Binghamton University Opens $70 Million Smart Energy Building

Binghamton University, State University of New York

Wednesday August 23, 2017, 05:05 PM

Widening Horizons for High Schoolers with Code

Argonne National Laboratory

Saturday May 20, 2017, 12:05 PM

Rensselaer Polytechnic Institute Graduates Urged to Embrace Change at 211th Commencement

Rensselaer Polytechnic Institute (RPI)

Monday May 15, 2017, 01:05 PM

ORNL, University of Tennessee Launch New Doctoral Program in Data Science

Oak Ridge National Laboratory

Friday April 07, 2017, 11:05 AM

Champions in Science: Profile of Jonathan Kirzner

Department of Energy, Office of Science

Wednesday April 05, 2017, 12:05 PM

High-Schooler Solves College-Level Security Puzzle From Argonne, Sparks Interest in Career

Argonne National Laboratory

Tuesday March 28, 2017, 12:05 PM

Champions in Science: Profile of Jenica Jacobi

Department of Energy, Office of Science

Friday March 24, 2017, 10:40 AM

Great Neck South High School Wins Regional Science Bowl at Brookhaven Lab

Brookhaven National Laboratory

Wednesday February 15, 2017, 04:05 PM

Middle Schoolers Test Their Knowledge at Science Bowl Competition

Argonne National Laboratory

Friday January 27, 2017, 04:00 PM

Haslam Visits ORNL to Highlight State's Role in Discovering Tennessine

Oak Ridge National Laboratory

Tuesday November 08, 2016, 12:05 PM

Internship Program Helps Foster Development of Future Nuclear Scientists

Oak Ridge National Laboratory

Friday May 13, 2016, 04:05 PM

More Than 12,000 Explore Jefferson Lab During April 30 Open House

Thomas Jefferson National Accelerator Facility

Monday April 25, 2016, 05:05 PM

Giving Back to National Science Bowl

Ames Laboratory

Friday March 25, 2016, 12:05 PM

NMSU Undergrad Tackles 3D Particle Scattering Animations After Receiving JSA Research Assistantship

Thomas Jefferson National Accelerator Facility

Tuesday February 02, 2016, 10:05 AM

Shannon Greco: A Self-Described "STEM Education Zealot"

Princeton Plasma Physics Laboratory

Monday November 16, 2015, 04:05 PM

Rare Earths for Life: An 85th Birthday Visit with Mr. Rare Earth

Ames Laboratory

Tuesday October 20, 2015, 01:05 PM

Meet Robert Palomino: 'Give Everything a Shot!'

Brookhaven National Laboratory

Tuesday April 22, 2014, 11:30 AM

University of Utah Makes Solar Accessible

University of Utah

Wednesday March 06, 2013, 03:40 PM

Student Innovator at Rensselaer Polytechnic Institute Seeks Brighter, Smarter, and More Efficient LEDs

Rensselaer Polytechnic Institute (RPI)

Friday November 16, 2012, 10:00 AM

Texas Tech Energy Commerce Students, Community Light up Tent City

Texas Tech University

Wednesday November 23, 2011, 10:45 AM

Don't Get 'Frosted' Over Heating Your Home This Winter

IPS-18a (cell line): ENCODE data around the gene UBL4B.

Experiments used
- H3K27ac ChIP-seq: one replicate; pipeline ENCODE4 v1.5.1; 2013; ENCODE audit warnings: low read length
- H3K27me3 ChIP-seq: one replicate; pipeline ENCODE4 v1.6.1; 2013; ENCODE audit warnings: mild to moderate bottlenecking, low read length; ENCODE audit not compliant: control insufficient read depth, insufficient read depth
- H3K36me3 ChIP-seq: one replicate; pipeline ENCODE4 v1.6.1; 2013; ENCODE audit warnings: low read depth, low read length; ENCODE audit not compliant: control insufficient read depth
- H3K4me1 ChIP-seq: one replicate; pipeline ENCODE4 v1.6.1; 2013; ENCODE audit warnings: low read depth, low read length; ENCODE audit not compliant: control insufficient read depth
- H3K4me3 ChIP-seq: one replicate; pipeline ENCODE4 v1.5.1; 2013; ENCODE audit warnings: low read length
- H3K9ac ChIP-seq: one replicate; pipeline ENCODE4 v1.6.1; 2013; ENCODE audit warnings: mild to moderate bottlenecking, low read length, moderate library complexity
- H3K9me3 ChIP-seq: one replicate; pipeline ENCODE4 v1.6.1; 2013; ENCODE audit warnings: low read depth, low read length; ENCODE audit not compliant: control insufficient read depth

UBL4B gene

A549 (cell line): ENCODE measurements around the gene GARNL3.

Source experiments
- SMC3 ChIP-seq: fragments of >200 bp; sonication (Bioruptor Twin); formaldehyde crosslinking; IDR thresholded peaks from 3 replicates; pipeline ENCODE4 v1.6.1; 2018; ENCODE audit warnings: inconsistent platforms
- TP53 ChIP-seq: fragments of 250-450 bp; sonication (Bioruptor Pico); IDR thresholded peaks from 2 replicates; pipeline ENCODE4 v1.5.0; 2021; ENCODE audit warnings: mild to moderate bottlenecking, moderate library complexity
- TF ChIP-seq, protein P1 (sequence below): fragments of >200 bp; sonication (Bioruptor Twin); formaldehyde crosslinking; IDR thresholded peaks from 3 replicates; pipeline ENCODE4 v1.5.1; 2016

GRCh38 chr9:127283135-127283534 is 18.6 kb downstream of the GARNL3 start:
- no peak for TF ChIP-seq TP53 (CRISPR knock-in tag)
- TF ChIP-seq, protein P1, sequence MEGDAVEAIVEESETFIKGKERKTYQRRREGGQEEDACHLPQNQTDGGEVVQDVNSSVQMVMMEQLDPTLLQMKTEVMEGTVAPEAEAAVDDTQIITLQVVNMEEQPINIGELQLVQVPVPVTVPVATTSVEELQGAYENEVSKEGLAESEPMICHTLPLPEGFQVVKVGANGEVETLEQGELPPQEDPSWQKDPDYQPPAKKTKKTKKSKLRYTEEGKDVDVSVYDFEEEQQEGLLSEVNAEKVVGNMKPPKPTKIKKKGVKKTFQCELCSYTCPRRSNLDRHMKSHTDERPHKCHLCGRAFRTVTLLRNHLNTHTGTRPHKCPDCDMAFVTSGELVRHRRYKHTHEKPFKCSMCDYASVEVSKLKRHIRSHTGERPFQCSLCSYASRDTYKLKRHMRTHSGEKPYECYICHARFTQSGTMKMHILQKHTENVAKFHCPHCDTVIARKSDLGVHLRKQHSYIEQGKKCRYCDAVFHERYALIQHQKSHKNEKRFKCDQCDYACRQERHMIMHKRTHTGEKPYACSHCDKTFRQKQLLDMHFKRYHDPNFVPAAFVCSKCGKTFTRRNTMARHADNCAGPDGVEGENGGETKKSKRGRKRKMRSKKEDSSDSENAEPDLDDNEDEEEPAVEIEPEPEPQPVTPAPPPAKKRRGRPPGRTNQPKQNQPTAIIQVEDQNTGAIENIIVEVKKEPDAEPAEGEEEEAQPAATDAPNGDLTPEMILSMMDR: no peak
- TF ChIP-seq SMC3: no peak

Temple University

Wednesday July 06, 2011, 06:00 PM

New Research Center To Tackle Critical Challenges Related to Aircraft Design, Wind Energy, Smart Buildings

Rensselaer Polytechnic Institute (RPI)

Friday April 22, 2011, 09:00 AM

First Polymer Solar-Thermal Device Heats Home, Saves Money

Wake Forest University

Friday April 15, 2011, 12:25 PM

Like Superman, American University Will Get Its Energy from the Sun

American University

Thursday February 10, 2011, 05:00 PM

ARRA Grant to Help Fund Seminary Building Green Roof

University of Chicago

Tuesday December 07, 2010, 05:00 PM

UC San Diego Installing 2.8 Megawatt Fuel Cell to Anchor Energy Innovation Park

University of California San Diego

Monday November 01, 2010, 12:50 PM

Rensselaer Smart Lighting Engineering Research Center Announces First Deployment of New Technology on Campus

Rensselaer Polytechnic Institute (RPI)

Friday September 10, 2010, 12:40 PM

Ithaca College Will Host Regional Clean Energy Summit

Ithaca College

Tuesday July 27, 2010, 10:30 AM

Texas Governor Announces $8.4 Million Award to Create Renewable Energy Institute

Texas Tech University

Friday May 07, 2010, 04:20 PM

Creighton University to Offer New Alternative Energy Program

Creighton University

Wednesday May 05, 2010, 09:30 AM

National Engineering Program Seeks Subject Matter Experts in Energy

JETS Junior Engineering Technical Society

Wednesday April 21, 2010, 12:30 PM

Students Using Solar Power To Create Sustainable Solutions for Haiti, Peru

Rensselaer Polytechnic Institute (RPI)

Wednesday March 03, 2010, 07:00 PM

Helping Hydrogen: Student Inventor Tackles Challenge of Hydrogen Storage

Rensselaer Polytechnic Institute (RPI)

Thursday February 04, 2010, 02:00 PM

Turning Exercise into Electricity

Furman University

Thursday November 12, 2009, 12:45 PM

Campus Leaders Showing the Way to a Sustainable, Clean Energy Future

National Wildlife Federation (NWF)

Showing results

0-4 Of 2215